Around 180 security guards, catering staff and cleaners at the nuclear reprocessing plant at Sellafield in northwest England began a 10-day strike Sunday. It followed a strike earlier this month.

The Unite union members employed by outsourcing company Mitie had rejected a pay offer of £8.21 an hour, which had been accepted by the GMB union, the only union Mitie recognises.

Workers at hospitals in Bradford, England balloted for strike

Workers providing portering and cleaning services at Bradford hospitals began voting on Monday. The Unison union members are opposed to the hospital trust’s plans to set up a separate company to provide cleaning and portering services. As employees of a separate company, workers would lose protections they have through being employed by the National Health Service.

Unite union calls off strike by airline food supplier workers at London Heathrow airport

The Unite union called off a proposed five-day strike due to begin Wednesday by 80 specialist drivers. The workers deliver airline food at London’s Heathrow airport.

Employer Alpha LSG has introduced new rosters. The union called off the strike after Alpha LSG came up with another proposal on the roster changes that will be voted on by the drivers.

Middle East

Protests by retired security and military personnel in Lebanon

Hundreds of retired Lebanese security and military staff protested outside the Lebanese government headquarters on Monday. They were protesting Lebanese government plans to cut their pensions as part of budgets cuts. Security forces used water cannon to break up the protests.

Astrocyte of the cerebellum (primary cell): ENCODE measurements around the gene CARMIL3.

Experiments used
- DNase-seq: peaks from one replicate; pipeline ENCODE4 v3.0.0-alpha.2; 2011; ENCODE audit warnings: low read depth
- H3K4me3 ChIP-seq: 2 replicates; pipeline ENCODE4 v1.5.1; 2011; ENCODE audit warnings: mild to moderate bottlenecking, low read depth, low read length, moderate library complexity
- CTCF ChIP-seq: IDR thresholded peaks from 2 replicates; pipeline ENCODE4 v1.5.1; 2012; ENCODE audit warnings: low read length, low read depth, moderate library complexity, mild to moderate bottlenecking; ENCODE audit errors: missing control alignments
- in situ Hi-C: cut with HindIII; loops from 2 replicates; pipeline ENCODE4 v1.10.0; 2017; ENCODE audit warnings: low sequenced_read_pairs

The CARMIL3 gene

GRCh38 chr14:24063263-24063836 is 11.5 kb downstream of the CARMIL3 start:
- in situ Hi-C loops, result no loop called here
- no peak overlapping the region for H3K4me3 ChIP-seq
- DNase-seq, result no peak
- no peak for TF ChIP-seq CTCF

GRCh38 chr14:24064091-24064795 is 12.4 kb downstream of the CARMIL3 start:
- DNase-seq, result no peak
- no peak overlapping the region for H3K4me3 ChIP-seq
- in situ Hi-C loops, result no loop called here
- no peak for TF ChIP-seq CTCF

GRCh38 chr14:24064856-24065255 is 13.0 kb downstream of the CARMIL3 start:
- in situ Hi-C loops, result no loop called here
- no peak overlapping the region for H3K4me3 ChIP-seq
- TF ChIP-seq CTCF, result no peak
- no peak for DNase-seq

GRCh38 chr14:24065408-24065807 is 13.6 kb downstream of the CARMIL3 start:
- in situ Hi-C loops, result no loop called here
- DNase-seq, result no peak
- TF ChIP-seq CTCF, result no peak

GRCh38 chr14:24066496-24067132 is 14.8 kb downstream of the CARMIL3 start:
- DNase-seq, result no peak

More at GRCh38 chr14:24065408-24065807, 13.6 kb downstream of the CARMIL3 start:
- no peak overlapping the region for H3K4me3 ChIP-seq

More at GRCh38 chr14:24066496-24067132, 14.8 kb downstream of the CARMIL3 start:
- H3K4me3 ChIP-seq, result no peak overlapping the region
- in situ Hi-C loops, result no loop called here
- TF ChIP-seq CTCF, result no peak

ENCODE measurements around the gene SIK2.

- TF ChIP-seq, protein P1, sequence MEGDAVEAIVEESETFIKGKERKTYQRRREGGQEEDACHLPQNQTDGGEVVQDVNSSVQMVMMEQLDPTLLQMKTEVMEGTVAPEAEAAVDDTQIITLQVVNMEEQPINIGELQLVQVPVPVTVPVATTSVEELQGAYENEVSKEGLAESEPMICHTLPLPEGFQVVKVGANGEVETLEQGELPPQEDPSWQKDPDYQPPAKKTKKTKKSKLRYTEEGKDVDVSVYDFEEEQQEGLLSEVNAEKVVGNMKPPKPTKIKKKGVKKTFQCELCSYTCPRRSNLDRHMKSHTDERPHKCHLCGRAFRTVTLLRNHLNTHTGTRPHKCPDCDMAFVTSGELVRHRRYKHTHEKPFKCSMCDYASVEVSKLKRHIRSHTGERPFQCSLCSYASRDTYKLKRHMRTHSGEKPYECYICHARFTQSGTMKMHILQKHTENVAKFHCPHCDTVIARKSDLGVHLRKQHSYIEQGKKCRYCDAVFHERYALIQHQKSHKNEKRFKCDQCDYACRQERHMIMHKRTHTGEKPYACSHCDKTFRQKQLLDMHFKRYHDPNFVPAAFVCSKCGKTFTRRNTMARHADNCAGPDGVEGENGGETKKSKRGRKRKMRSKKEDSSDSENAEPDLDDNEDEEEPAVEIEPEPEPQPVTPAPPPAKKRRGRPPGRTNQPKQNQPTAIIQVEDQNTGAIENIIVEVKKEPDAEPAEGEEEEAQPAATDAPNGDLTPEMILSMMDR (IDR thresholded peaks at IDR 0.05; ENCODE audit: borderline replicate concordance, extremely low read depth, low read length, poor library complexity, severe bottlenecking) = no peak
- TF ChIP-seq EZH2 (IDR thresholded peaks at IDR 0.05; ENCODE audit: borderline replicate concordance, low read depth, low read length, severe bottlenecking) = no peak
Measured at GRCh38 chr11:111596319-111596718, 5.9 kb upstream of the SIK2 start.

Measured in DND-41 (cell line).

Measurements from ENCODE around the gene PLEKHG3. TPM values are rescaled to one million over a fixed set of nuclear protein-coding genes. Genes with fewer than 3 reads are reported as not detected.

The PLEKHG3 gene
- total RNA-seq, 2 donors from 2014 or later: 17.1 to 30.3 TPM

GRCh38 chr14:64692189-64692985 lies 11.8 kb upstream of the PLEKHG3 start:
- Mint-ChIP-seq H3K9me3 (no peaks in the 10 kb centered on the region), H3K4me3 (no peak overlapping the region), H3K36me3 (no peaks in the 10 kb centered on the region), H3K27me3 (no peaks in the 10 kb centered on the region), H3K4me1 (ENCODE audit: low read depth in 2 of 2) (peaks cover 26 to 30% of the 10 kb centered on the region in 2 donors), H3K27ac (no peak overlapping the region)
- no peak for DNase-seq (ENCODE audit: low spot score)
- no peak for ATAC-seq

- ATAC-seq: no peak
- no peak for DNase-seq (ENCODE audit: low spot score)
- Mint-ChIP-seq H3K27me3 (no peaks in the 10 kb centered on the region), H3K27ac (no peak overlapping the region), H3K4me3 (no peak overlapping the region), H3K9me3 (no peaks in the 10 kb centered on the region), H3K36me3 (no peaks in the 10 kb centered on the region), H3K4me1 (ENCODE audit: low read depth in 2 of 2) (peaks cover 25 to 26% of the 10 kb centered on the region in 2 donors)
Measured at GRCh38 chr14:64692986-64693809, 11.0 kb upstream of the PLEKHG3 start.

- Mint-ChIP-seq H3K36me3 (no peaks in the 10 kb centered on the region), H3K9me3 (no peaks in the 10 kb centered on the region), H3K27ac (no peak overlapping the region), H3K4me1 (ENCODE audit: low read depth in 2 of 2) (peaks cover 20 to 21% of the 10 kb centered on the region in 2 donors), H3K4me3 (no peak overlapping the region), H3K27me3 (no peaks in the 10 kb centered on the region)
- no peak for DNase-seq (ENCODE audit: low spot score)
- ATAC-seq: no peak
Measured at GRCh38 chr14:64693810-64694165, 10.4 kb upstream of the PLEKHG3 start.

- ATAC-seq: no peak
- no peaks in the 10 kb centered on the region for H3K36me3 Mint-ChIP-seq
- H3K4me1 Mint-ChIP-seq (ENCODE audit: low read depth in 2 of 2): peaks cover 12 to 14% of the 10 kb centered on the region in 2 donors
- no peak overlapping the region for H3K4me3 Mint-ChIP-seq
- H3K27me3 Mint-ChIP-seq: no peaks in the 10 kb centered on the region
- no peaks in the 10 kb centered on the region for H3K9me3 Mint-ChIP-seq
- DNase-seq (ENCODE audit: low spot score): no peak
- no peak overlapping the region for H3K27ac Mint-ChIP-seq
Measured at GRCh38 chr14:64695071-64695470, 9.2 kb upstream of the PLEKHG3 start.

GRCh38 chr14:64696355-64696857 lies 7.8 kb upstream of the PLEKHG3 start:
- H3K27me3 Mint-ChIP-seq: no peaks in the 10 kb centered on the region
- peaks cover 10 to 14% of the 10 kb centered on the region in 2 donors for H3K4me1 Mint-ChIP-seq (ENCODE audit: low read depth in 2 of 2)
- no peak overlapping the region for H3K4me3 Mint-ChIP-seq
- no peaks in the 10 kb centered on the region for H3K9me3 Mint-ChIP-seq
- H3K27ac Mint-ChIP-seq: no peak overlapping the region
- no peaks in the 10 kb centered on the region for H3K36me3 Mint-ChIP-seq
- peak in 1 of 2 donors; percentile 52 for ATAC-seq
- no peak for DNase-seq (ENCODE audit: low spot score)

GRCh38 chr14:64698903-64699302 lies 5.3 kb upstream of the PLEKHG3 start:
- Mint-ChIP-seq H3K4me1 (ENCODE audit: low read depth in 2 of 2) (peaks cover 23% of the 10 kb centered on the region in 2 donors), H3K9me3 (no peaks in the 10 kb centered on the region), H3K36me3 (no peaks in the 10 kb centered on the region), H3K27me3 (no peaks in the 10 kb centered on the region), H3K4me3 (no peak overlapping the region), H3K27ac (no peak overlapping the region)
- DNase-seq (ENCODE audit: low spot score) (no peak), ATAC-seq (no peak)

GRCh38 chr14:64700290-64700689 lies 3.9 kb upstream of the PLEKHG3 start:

South African platinum miners sacked for striking over benefit changes

South African platinum mining company Amplats sacked 640 of its workforce after they came out on strike over benefit changes.

The company was handed a notice of intention to strike by the General Industrial Workers Union of South Africa (GIWUSA) on May 9. The union is demanding the reinstatement of its previous medical plan. The medical plan was changed when Amplats took over the Motolo mine from Glencore mining.

Although the union approached the Commission for Conciliation Mediation and Arbitration, Amplats got an injunction from the labour court. The strike call was made illegal on May 10, but it still went ahead May 12.

Based on new labour laws, the company sacked the miners, half of its underground workforce. Strikers were given until Tuesday this week to appeal against the sackings.

South African platinum mining companies are concerned that the wildcat strikes are taking place on the eve of contract negotiations with the mining unions.

According to the World Platinum Investment Council, there is an oversupply of platinum by 375,000 ounces.

South African gold miners stage protest sit-in protest over wages and conditions

Sixty-nine miners at South African China Precious Metal Company Orkney mine began an underground sit-in on Saturday over wages and conditions.

A contract was agreed between the National Union of Mineworkers (NUM) and the gold mines local management for an eight percent wage increase. The deal was vetoed by the Chinese mine owners saying there should be no wage increase.

Wage negotiations have been underway since September and have been overshadowed by the threat of a shutdown since December.

The NUM agreed to the eight percent pay increase with management conditional on production levels and tied to job grading, but the miners opposed it.

South African eThekwini municipal workers protest casual employment

Casual workers employed by the eThekwini municipality held a city centre demonstration in Durban, South Africa, demanding permanent employment.